“You’ll make me horribly vain, Anna, if you persist in preferring me to Adam; but then I dare say, Eve would have preferred him and Paradise to me and the ‘White Rose.’”
“But, then, Eve’s taste lacked discrimination. She had to take Adam or become the first girl bachelor. With me there might have been alternatives.”
“There might have been others, to speak vulgarly?”
“By Jove, Anna, I don’t see how you ever did come to care for me!” The laughter died out of his eyes, his face grew prefer naturally grave, he strode over to the window and looked out on the desolate landscape. For the first time he realized the gravity of his offense. His crime against this girl, who had been guilty of nothing but loving him too deeply stood out, stripped of its trappings of sentiment, in all its foul selfishness. He would right the wrong, confess to her; but no, he dare not, she was not the kind of woman to condone such an offense.
“Needles and pins, needles and pins, when a man’s married his trouble begins,” quoted Anna gayly, slipping up behind him and, putting her arms about his neck; “one would think the old nursery ballad was true, to look at you, Lennox Sanderson. I never saw such a married-man expression before in my life. You wanted to know why I fell in love with you. I could not help it, because you are YOU.”
She nestled her head in his shoulder and he forgot his scruples in the sorcery of her presence.
“Darling,” he said; taking her in his arms, with perhaps the most genuine affection he ever felt for her, “I wish we could spend our lives here in this quiet little place, and that there were no troublesome relations or outside world demanding us.”
“So do I, dear,” she answered, “but it could not last; we are too perfectly happy.”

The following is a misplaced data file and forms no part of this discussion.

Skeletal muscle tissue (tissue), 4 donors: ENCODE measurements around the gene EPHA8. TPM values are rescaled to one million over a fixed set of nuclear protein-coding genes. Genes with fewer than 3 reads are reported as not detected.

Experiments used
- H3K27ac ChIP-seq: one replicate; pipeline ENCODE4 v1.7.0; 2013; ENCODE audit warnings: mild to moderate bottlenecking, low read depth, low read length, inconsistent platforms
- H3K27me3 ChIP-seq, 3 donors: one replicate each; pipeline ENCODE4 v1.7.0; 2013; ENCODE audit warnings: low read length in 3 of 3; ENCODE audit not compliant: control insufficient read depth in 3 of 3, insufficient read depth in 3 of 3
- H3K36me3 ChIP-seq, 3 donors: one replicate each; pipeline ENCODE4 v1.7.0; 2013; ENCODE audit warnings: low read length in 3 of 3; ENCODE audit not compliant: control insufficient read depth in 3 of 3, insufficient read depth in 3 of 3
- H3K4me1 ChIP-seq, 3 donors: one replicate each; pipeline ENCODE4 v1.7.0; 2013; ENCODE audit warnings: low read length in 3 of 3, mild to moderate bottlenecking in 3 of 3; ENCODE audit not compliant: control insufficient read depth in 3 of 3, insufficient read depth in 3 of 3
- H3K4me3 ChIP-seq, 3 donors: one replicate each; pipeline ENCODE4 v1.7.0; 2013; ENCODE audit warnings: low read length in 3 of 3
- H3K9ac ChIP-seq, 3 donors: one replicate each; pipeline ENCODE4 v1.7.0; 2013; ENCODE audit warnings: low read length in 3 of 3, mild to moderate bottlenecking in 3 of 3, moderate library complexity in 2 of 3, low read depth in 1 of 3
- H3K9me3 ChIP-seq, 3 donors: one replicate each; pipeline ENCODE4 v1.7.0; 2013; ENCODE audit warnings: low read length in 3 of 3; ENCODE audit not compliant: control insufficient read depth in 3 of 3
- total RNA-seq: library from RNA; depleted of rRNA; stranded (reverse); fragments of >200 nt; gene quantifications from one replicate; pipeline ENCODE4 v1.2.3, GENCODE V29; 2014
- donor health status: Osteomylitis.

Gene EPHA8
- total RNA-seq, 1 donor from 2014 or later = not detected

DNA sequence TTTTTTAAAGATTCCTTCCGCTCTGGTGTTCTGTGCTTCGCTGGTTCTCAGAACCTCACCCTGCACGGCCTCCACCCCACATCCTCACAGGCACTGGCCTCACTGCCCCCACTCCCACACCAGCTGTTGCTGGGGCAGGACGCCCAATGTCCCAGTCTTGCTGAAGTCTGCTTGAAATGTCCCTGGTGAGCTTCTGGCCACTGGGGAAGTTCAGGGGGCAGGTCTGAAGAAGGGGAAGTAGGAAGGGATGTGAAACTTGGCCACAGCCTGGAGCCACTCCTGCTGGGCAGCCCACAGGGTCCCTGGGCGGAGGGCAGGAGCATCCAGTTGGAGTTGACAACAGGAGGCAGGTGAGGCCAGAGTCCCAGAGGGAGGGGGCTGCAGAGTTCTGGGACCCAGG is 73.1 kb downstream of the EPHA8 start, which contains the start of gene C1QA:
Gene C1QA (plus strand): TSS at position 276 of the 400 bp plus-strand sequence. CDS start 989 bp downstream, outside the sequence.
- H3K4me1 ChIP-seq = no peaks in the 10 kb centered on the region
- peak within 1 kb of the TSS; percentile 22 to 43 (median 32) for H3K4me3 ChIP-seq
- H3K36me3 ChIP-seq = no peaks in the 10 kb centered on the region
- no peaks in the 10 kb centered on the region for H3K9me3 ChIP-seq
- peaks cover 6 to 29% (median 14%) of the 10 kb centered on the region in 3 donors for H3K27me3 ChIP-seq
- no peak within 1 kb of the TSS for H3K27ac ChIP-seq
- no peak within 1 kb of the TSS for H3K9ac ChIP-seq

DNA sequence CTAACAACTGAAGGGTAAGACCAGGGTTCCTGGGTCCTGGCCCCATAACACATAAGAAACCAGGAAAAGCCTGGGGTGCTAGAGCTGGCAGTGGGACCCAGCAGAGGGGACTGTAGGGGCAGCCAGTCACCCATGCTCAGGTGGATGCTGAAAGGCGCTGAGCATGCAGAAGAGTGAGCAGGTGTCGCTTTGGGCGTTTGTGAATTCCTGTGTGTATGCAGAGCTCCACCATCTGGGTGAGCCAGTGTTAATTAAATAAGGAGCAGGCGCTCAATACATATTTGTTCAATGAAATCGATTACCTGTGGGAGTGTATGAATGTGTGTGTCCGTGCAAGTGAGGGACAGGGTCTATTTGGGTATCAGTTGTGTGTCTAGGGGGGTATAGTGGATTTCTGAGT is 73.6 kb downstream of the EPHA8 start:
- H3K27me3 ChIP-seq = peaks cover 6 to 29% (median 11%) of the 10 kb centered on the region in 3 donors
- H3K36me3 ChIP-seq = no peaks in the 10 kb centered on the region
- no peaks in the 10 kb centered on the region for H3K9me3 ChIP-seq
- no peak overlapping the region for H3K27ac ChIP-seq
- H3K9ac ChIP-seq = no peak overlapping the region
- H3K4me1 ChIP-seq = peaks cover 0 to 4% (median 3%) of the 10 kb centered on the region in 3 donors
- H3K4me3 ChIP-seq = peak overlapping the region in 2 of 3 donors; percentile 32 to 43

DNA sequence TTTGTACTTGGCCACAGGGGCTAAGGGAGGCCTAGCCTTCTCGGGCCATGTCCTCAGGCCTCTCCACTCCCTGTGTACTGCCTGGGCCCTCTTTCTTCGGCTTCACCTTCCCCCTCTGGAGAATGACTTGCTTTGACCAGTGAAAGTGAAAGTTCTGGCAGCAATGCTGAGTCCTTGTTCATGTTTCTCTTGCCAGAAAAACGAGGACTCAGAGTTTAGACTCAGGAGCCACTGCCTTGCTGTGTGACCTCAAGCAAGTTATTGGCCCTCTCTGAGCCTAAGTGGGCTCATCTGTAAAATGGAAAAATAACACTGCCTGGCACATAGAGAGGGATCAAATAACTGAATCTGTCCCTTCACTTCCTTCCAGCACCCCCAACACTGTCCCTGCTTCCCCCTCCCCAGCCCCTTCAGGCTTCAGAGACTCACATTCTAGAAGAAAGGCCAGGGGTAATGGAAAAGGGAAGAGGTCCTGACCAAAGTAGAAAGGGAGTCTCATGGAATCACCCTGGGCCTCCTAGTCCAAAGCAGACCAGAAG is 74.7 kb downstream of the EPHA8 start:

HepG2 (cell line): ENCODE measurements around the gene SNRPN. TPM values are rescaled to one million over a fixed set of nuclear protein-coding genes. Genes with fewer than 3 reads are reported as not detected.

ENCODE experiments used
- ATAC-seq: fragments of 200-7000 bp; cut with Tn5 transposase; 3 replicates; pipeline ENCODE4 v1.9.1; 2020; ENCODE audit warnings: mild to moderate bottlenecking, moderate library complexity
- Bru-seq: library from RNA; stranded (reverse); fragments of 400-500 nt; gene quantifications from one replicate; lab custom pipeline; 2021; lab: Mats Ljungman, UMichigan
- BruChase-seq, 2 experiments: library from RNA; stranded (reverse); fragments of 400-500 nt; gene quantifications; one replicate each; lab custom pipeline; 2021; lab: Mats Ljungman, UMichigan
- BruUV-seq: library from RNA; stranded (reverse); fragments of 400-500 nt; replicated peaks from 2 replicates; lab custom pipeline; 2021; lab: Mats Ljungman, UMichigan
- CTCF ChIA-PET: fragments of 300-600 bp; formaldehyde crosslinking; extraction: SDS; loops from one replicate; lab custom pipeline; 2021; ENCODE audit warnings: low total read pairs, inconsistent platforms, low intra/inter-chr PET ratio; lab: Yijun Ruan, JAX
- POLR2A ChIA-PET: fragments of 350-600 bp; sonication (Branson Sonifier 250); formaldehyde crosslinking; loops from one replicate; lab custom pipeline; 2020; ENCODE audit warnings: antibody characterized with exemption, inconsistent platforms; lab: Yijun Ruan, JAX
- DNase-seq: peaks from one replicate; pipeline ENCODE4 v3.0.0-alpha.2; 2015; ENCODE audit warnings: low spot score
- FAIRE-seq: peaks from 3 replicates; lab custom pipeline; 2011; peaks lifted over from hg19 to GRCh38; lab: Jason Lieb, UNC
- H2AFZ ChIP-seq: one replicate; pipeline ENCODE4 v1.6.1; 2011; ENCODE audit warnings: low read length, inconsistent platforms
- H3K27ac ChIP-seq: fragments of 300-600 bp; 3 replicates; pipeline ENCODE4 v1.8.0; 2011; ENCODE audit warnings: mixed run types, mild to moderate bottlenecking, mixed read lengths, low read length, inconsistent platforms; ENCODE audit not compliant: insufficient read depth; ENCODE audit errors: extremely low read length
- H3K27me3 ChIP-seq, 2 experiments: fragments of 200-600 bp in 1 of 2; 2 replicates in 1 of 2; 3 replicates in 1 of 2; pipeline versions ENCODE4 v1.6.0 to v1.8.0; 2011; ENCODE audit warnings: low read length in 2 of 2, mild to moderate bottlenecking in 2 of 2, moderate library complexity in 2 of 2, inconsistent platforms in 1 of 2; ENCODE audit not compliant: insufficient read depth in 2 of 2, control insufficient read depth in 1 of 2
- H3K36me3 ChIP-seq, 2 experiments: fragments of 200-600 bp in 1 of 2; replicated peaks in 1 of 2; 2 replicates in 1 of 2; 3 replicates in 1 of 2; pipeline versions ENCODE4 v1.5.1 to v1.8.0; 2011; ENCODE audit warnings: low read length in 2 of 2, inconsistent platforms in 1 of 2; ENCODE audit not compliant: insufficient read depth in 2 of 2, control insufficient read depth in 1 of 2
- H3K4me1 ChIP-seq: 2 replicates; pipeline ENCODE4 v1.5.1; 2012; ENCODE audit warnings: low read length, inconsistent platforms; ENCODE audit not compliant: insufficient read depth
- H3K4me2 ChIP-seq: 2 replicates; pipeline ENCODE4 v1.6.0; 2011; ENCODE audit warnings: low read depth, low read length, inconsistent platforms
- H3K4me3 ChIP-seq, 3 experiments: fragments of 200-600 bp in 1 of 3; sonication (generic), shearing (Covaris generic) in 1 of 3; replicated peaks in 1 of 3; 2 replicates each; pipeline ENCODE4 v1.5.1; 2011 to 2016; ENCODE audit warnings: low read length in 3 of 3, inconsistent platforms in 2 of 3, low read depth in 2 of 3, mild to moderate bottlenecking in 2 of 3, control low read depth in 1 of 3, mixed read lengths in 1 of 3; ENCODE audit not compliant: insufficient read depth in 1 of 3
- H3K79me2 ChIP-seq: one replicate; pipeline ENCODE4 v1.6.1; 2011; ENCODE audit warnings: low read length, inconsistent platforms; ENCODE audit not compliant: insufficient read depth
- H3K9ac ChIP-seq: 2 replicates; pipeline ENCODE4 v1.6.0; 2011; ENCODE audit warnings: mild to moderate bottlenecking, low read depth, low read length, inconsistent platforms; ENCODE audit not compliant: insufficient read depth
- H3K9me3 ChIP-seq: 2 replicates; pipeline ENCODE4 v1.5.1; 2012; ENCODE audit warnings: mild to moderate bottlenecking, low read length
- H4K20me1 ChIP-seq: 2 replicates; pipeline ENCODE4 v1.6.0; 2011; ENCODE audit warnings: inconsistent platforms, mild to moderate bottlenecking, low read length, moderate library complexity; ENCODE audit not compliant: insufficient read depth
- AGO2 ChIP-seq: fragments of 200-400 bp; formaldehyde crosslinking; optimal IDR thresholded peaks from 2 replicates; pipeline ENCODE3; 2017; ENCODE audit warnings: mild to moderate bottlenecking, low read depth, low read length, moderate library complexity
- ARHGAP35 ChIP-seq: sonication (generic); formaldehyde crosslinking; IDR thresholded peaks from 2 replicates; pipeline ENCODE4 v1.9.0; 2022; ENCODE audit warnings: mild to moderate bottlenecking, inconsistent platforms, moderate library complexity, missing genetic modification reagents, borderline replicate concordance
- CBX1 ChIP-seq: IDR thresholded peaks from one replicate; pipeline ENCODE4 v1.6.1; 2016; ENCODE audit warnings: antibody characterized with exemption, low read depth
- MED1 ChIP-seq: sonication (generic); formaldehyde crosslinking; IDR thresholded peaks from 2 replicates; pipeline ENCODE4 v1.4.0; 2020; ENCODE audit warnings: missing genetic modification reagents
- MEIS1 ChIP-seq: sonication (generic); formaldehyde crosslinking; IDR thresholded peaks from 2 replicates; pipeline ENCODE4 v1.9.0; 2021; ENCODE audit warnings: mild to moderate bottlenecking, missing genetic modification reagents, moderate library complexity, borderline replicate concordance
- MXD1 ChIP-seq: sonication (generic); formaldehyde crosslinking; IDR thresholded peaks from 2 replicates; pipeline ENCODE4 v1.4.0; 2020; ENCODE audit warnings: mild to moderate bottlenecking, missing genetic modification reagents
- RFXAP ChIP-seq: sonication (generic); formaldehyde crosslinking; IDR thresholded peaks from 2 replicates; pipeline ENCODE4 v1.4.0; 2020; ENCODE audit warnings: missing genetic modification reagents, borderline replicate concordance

Neither spoke for some minutes. At that time he loved her as deeply as it was possible for him to love anyone. Again the impulse came to tell her, beg for forgiveness and make reparation. He was holding her in his arms, considering. A moment more, and he would have given way to the only unselfish impulse in his life. But again the knock, followed by the discreet cough of the proprietor. And when he entered to tell them that the horses were ready for their drive, “Mrs. Lennox” hastened to put on her jacket and “Mr. Lennox” thanked his stars that he had not spoken.
THE WAYS OF DESOLATION.
“Oh! colder than the wind that freezes
Founts, that but now in sunshine play’d,
Is that congealing pang which seizes
The trusting bosom when betray’d.”—Moore.
Four months had elapsed since the honeymoon at the White Rose Tavern, and Anna was living at Waltham with her mother who grew more fretful and complaining every day. The marriage was still the secret of Anna and Sanderson. The honeymoon at the White Rose had been prolonged to a week, but no suspicion had entered the minds of Mrs. Moore or Mrs. Standish Tremont, thanks to Sanderson’s skill in sending fictitious telegrams, aided by so skilled an accomplice as the “Rev.” John Langdon.